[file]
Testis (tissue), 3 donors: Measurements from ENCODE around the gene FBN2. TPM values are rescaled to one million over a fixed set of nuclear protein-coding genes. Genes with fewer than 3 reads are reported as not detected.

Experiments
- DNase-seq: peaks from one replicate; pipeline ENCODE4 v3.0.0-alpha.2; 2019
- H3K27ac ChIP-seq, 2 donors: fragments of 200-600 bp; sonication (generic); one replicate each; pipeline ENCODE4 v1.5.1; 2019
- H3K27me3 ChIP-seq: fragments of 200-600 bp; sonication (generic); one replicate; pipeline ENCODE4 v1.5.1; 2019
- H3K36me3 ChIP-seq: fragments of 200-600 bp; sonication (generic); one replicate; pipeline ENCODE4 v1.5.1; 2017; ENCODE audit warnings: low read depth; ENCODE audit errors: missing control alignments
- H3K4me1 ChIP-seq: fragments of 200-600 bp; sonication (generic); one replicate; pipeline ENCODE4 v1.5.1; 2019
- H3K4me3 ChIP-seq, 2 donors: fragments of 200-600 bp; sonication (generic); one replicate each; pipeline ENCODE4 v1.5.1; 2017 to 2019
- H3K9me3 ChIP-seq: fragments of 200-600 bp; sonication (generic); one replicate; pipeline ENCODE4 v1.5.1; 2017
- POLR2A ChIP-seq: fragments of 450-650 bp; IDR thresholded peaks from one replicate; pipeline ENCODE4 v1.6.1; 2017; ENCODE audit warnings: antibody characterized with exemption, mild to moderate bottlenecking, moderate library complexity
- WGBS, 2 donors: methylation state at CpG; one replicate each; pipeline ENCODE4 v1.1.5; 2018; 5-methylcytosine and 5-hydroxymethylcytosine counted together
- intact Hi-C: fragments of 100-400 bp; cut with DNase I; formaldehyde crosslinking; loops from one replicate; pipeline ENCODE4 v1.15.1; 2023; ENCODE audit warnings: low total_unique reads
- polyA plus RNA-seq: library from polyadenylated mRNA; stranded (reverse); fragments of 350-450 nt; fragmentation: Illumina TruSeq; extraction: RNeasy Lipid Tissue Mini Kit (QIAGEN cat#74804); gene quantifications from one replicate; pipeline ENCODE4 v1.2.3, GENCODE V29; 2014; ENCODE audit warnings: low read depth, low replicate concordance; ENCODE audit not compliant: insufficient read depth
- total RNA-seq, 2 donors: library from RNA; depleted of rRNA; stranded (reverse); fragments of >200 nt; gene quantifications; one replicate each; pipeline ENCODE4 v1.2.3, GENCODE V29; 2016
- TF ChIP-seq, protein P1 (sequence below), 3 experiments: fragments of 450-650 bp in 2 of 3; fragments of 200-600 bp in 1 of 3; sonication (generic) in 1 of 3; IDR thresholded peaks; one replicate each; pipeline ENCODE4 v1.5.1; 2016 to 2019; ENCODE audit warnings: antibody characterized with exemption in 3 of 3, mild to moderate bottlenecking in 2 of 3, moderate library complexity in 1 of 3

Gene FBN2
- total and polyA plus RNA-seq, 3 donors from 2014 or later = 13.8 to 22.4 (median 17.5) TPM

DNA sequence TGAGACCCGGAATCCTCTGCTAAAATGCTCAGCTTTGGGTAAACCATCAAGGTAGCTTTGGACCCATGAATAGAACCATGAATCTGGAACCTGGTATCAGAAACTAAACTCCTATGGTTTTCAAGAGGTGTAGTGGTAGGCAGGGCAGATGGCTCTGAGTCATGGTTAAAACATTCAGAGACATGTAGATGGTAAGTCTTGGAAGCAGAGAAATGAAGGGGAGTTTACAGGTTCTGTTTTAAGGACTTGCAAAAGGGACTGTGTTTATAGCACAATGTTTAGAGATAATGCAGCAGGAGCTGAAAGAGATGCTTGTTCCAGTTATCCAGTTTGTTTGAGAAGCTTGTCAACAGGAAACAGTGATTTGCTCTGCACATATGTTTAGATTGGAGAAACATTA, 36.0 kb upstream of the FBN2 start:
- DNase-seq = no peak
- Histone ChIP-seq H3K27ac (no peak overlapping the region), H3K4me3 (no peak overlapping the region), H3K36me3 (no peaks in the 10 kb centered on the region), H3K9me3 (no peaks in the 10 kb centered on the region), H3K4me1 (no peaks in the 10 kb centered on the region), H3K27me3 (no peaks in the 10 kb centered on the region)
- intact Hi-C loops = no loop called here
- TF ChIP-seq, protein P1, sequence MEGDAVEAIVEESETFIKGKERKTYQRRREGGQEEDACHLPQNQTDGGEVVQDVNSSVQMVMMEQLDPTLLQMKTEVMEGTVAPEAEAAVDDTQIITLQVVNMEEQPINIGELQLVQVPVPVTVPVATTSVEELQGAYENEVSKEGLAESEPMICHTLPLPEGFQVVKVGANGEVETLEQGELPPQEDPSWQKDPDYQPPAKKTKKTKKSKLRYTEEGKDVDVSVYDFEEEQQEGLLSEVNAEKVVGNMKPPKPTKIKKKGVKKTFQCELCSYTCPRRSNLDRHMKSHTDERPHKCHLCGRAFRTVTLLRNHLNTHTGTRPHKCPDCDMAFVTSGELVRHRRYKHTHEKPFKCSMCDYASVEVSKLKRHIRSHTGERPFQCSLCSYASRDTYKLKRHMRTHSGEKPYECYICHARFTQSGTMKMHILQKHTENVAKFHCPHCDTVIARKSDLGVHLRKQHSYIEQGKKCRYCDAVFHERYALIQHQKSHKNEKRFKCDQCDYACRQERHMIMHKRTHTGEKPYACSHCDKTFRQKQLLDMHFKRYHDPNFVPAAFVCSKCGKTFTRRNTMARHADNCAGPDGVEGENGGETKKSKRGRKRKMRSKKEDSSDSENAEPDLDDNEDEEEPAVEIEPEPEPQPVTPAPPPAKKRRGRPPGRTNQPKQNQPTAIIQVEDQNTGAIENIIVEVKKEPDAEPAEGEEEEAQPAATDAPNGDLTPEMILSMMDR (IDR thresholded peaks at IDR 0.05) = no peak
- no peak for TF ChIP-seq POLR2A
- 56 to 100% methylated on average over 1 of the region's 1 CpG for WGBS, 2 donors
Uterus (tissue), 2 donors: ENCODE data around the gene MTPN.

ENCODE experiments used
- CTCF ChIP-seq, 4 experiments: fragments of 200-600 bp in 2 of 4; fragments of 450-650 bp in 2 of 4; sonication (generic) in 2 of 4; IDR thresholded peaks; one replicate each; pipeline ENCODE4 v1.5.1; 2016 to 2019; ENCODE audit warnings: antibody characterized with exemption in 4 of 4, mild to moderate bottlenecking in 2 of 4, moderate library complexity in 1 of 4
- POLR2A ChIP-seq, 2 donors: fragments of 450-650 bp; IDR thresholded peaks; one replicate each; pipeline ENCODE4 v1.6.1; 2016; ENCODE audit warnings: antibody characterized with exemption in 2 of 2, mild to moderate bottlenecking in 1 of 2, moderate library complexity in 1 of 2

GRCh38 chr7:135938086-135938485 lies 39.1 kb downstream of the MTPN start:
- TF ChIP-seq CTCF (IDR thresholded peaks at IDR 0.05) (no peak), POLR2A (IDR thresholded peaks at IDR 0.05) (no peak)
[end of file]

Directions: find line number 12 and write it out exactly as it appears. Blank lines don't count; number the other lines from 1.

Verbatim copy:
- intact Hi-C: fragments of 100-400 bp; cut with DNase I; formaldehyde crosslinking; loops from one replicate; pipeline ENCODE4 v1.15.1; 2023; ENCODE audit warnings: low total_unique reads